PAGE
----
A Name Etched in Blood
Topic: Biblical Verse: Luke 2:21
The Circumcision and Name of Jesus
January 1, 2017
“A Name Etched in Blood”
Happy New Year! Everybody knows that today, January 1, is New Year’s Day and we usher in the new year of our Lord that is 2017. Folks may be a bit bleary-eyed today after last night’s New Year’s Eve festivities. How many of you stayed up to midnight to ring in the New Year? And how many of you were blissfully asleep when this happened? Regardless, we gather in the house of the Lord today to seek his face and ask his blessing for the year ahead. On the church’s calendar, today is more than just the start of a new calendar year. Within the Body of Christ, we follow the life of Christ that governs the days and seasons of the year. And today, January 1, is exactly eight days after Christmas when we celebrate the birth of Jesus. This day we observe the Circumcision and Name of Jesus, and we do so under the theme, “A Name Etched in Blood.” May the Lord’s rich and abundant blessing rest upon the preaching, the hearing, and the living of his Word for Jesus’ sake.
According to the Levitical law of Judaism (Leviticus 12:2-8), on the eighth day after a male child was born he was to be circumcised and so become part of God’s covenant people. This practice began with God’s promise to Abraham (Genesis 17:1-14), and continued with each generation. It was customary for the child to be formally named at the time of circumcision, which is exactly what that closing verse in today’s Gospel lesson tells us. Joseph and Mary, being devout members of God’s covenant people through Abraham, fulfilled what the Law required of them on the eighth day after Jesus’s birth. Obedient to what the angel of the Lord told him to do (Matthew 1:21), Joseph, together with Mary, named their baby boy, Jesus.
Talking about circumcision in a sermon may seem like T.M.I. – too much information. I think of this every time my family watches the movie, “The Nativity.” Anyone familiar with this film? Although it does have some historical inaccuracies, it’s a really well done movie that portrays the people and events surrounding the birth of Jesus. One scene deals with the birth and circumcision of John the Baptist, son of Zechariah and Elizabeth (Luke 1:57-66), who is Jesus’ cousin. To this day, family and friends gather for the circumcision, called a bris ceremony by Jewish people. The mohel is the person who is trained to administer the ritual of circumcision. In the movie, adolescent boys have gathered around to witness this, and seeing firsthand what’s involved, they back away with very uncertain looks on their faces. Like I said, T.M.I. So why is this even on the church calendar in the first place? It’s about the shedding of blood. Very early in his life when only eight days old, Jesus’ blood is already being shed. This first shedding of blood foreshadows what is to come when Jesus’ life blood will be poured out upon the cross. It is in the shedding of his blood that we are given new life, for “the blood of Jesus God’s Son cleanses us from all sin” (1 John 1:7).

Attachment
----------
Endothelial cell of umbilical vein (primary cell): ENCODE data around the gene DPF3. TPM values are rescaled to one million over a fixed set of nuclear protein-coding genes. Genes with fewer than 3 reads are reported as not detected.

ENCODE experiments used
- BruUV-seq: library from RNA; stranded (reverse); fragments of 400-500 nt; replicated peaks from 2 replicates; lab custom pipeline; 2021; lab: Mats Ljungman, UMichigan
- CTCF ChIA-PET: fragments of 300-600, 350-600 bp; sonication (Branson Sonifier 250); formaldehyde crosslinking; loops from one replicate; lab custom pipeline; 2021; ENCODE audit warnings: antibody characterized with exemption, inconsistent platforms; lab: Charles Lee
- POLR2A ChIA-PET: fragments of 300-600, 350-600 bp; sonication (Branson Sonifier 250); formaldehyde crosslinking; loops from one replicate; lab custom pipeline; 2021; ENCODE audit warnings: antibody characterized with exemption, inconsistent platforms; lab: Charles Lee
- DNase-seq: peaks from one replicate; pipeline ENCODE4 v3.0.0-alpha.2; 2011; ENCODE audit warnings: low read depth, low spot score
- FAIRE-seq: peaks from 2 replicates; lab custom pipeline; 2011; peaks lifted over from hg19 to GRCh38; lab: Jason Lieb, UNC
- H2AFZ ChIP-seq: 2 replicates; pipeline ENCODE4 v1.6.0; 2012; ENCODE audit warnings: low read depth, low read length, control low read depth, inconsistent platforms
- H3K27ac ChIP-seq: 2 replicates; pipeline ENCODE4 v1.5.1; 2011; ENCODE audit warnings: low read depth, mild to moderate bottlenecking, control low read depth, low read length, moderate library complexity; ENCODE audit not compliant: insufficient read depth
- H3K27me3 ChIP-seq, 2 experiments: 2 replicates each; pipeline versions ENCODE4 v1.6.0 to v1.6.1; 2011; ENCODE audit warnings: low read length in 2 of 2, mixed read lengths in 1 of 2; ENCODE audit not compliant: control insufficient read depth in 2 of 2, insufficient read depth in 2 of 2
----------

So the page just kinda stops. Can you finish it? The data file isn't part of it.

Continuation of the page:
Names are important, but do you know where your name comes from and what it means? Jesus’ Name is who his Name says He is: Savior. As the angel made known to Joseph, this Child would “save his people from their sins” (Matthew 1:21). And that is exactly what we need – not a CEO, not a president or prime minister, not a military leader. What we need is a Savior. A savior is one who saves, and this demands sacrifice, something which almost any world religion recognizes. In order for there to be forgiveness for sins and transgressions, there must be sacrifice, which most often involves the shedding of blood. The Law of Moses called for the blood of sheep, goats, doves, and bulls to be shed (Leviticus 4-7) in place of the people’s blood; something had to stand in to atone for their sins. Thus, a continuous offering of animal sacrifice was needed to atone for sin, day in and day out, year after year. It never ended – not until Jesus came (Hebrews 9:11-28; 10:11-14): “For by a single offering he has perfected for all time those who are being saved” (Hebrews 10:14). Jesus came to live that perfect and sinless life that we could not and cannot, in obedience to all the demands of the Law. Jesus came to do for us what we could not and cannot do for ourselves. Jesus’ Name is etched in blood – his own blood, beginning with that infant blood at his circumcision. Through the shedding of his precious blood, the Name of Jesus is now above every Name, so that at the Name of Jesus every knee should bow, in heaven, on earth, and under the earth, and every tongue proclaim that Jesus Christ is Lord to the glory of God the Father (Philippians 2:5-11).
Our worship services close with the Benediction, the blessing that pronounces those familiar words: “The Lord bless you and keep you; the Lord make his face to shine upon you and be gracious to you; the Lord lift up his countenance upon you and give you peace” (Numbers 6:24-26). But then, as we heard in today’s Old Testament lesson, there is a verse which follows. The Lord instructed Aaron through Moses: “So shall they put my name upon the people of Israel, and I will bless them” (Numbers 6:27). We, too, have had the Name of God placed upon us, beginning in our Baptism when we were marked with the cross of Christ and sealed by the Holy Spirit, having been baptized into the Name of our Triune God: Father, Son, and Holy Spirit. On the first day of this new year, it is the saving Name of Jesus, etched in blood, that is lifted up and placed upon the people of God that we may be blessed through faith in this holy Name. And that is a very good way to begin this new year. May it be so with us now and throughout this new year. Amen.